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Empire Theatre (42nd Street)

From Wikipedia, the free encyclopedia

The theatre in its current use as the lobby of the AMC Empire 25 multiplex movie theatre.
The theatre in its current use as the lobby of the AMC Empire 25 multiplex movie theatre.
Interior of the Eltinge Theatre in 1912
Interior of the Eltinge Theatre in 1912

The Empire Theatre is a former Broadway theatre located on 42nd Street in Manhattan, New York City.

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It originally opened as the Eltinge 42nd Street Theatre,[1] in 1912, designed by noted theatre architect Thomas W. Lamb[1] It was built by the Hungarian-born impresario A. H. Woods,[2] and named for his star Julian Eltinge, an American stage and film actor best known as a female impersonator.[1][3] Eltinge himself never performed there.[4] Woods moved his executive offices from the Putnam Building to the entire upper floor in August 1912.[5]

Its first production, on September 11, 1912 was Bayard Veiller's Within the Law, a hit that ran for more than a year.[6] Woods co-owned the play and its rights with Lee Shubert. By 1917, productions all over the United States had taken in revenues of about $2.44 million ($32.6 million in 2019 dollars).[a][7]

Originally specializing in light comedies,[3] it suffered during the Great Depression and in 1931 became a burlesque theatre,[3] then a movie theater in 1942.[1] It was renamed the Empire Theatre in 1954,[1] after the demolition of the previous theatre of the same name.

In 1998, as part of the renewal of 42nd Street led by the New 42nd Street coalition and real estate developer Bruce Ratner, the entire theatre was lifted off its foundation and moved westward approximately 170 feet (52 m).[3] Two large balloons representing Abbott and Costello were rigged to appear as if they were dragging the theater westward. The comedy team first performed together at the Eltinge in 1935.

In its new location directly opposite Loews' E-Walk movie theatre (now owned by Regal Cinemas), the shell of the theatre auditorium was converted into a lobby and lounge for a 25-screen AMC Theatres multiplex, the AMC Empire 25, AMC's first theatre in New York City.[8] Escalators pass through the former proscenium arch of the stage to the newly built auditoriums above. The theater opened in April 2000 at an estimated cost of $70 million, making it one of the most expensive movie theatres ever built. In its first year, it did not screen many major films but in its second year it became one of the most popular in the world, grossing over $500,000 a week.[3][9][10]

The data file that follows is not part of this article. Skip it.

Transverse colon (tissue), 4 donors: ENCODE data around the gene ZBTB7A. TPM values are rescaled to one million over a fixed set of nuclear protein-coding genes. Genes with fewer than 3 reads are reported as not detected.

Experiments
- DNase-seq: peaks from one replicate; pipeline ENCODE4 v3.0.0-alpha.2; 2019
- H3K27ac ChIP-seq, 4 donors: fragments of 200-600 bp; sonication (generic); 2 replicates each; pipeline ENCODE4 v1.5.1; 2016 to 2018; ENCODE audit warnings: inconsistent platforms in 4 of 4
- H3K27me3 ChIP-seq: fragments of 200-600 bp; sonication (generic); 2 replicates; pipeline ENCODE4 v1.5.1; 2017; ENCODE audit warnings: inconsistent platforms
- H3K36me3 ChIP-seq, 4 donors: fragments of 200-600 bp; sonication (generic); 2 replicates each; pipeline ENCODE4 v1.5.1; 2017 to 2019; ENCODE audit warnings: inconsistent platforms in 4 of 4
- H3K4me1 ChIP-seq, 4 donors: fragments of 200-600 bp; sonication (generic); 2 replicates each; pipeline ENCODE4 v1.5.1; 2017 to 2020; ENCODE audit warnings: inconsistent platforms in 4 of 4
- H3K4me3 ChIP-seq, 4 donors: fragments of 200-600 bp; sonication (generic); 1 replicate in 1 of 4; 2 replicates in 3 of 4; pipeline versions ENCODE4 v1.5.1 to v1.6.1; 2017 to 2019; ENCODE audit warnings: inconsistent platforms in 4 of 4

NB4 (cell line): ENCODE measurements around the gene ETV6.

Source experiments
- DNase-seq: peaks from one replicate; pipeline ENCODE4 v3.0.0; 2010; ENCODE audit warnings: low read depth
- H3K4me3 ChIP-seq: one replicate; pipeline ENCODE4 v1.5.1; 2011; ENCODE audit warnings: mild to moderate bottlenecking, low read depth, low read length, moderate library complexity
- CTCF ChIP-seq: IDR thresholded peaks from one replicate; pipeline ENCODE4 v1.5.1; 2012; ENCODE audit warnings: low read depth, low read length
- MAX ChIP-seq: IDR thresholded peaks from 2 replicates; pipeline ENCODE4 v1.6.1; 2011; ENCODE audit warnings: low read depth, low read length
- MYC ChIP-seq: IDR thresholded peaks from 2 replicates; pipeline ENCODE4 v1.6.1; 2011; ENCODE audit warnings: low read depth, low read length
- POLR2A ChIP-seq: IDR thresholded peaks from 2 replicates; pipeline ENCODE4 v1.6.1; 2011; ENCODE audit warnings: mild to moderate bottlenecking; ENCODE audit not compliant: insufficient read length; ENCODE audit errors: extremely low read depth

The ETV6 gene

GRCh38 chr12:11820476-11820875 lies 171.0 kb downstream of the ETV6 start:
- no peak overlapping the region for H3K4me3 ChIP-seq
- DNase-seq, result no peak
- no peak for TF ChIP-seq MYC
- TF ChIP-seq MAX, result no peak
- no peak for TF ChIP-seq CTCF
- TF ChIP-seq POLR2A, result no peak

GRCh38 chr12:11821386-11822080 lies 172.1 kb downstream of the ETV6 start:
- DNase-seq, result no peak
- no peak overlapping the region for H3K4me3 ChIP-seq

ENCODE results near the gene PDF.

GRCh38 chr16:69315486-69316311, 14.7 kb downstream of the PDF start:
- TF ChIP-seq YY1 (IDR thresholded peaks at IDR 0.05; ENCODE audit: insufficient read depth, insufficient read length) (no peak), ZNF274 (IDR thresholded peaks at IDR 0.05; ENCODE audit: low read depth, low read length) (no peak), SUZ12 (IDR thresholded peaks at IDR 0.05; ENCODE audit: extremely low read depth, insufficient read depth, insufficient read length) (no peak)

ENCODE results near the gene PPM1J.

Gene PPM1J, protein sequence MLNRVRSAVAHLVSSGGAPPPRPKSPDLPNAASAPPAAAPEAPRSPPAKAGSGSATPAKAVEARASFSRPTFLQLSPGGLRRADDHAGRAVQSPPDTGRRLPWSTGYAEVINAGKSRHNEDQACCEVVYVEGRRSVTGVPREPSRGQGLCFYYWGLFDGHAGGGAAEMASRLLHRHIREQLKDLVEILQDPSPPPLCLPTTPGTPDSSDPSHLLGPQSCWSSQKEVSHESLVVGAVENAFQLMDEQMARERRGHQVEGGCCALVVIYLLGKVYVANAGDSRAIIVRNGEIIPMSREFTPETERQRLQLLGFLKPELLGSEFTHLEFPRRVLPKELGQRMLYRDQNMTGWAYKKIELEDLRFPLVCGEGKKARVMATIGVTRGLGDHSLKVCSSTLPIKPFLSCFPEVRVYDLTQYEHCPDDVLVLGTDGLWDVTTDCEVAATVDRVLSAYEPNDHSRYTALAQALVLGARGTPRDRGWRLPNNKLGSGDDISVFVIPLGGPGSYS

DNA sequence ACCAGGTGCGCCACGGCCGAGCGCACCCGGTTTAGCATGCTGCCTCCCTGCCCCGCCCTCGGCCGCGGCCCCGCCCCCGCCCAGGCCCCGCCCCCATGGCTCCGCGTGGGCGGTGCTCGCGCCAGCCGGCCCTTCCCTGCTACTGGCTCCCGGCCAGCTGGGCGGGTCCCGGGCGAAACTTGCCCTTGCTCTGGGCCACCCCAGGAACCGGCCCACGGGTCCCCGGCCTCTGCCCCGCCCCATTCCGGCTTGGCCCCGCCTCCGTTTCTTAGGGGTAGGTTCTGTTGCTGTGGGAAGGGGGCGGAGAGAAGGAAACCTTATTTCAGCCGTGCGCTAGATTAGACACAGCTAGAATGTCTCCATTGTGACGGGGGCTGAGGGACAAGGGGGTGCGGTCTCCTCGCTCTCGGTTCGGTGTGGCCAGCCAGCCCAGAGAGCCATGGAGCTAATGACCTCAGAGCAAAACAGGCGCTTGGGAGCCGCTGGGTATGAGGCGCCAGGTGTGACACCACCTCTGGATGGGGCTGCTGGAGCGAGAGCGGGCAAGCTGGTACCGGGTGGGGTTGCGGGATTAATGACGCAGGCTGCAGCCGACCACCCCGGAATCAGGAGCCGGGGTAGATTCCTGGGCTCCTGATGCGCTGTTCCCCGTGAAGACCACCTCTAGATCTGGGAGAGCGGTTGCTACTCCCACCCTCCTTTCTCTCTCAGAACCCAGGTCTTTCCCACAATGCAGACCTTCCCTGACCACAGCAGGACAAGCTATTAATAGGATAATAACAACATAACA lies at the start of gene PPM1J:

1. ^ Thomas, Ryland; Williamson, Samuel H. (2020). "What Was the U.S. GDP Then?". MeasuringWorth. Retrieved September 22, 2020. United States Gross Domestic Product deflator figures follow the Measuring Worth series.
  1. ^ a b c d e "Empire Theatre-ibdb:The Internet Broadway Database". The Broadway League. Retrieved June 24, 2013.
  2. ^ "That Eltinge Elevator" (PDF). Variety. XXVI (10): 11c. 11 May 1912.
  3. ^ a b c d e John Holusha (February 28, 1998). "The Theater's on a Roll, Gliding Down 42d Street; Fast-Moving Times Square Revitalization Leaves No Stone or Building Unturned". The New York Times. Retrieved June 24, 2013.
  4. ^ Frank Cullen, Frank; Hackman, Florence; McNeilly, Donald (2007). "Julian Eltinge". Vaudeville old & new: an encyclopedia of variety performances in America, Volume 1. Psychology Press. pp. 353–4. ISBN 9780415938532
  5. ^ "Woods New Quarters" (PDF). Variety. 28 (11): 11 [89]. 15 August 1912. Retrieved 5 October 2021.
  6. ^ Henderson, Mary C. & Greene, Alexis (2008). The Story of 42nd Street: The Theaters, Shows, Characters, and Scandals of the World's Most Notorious Street. Back Stage Books. pp. 147–148. ISBN 9780823030729.
  7. ^ "The Silent Drama" (PDF). The Sunday Oregonian. 36 (22). June 3, 1917. p. 4.5.
  8. ^ "Regal E-Walk Stadium 13 & RPX". Retrieved April 27, 2021.
  9. ^ "AMC Empire 25". Retrieved June 24, 2013.
  10. ^ Hayes, Dade (August 20, 2001). "Gotham plex riding high". Variety. p. 6.

External links

This page was last edited on 5 October 2021, at 14:46
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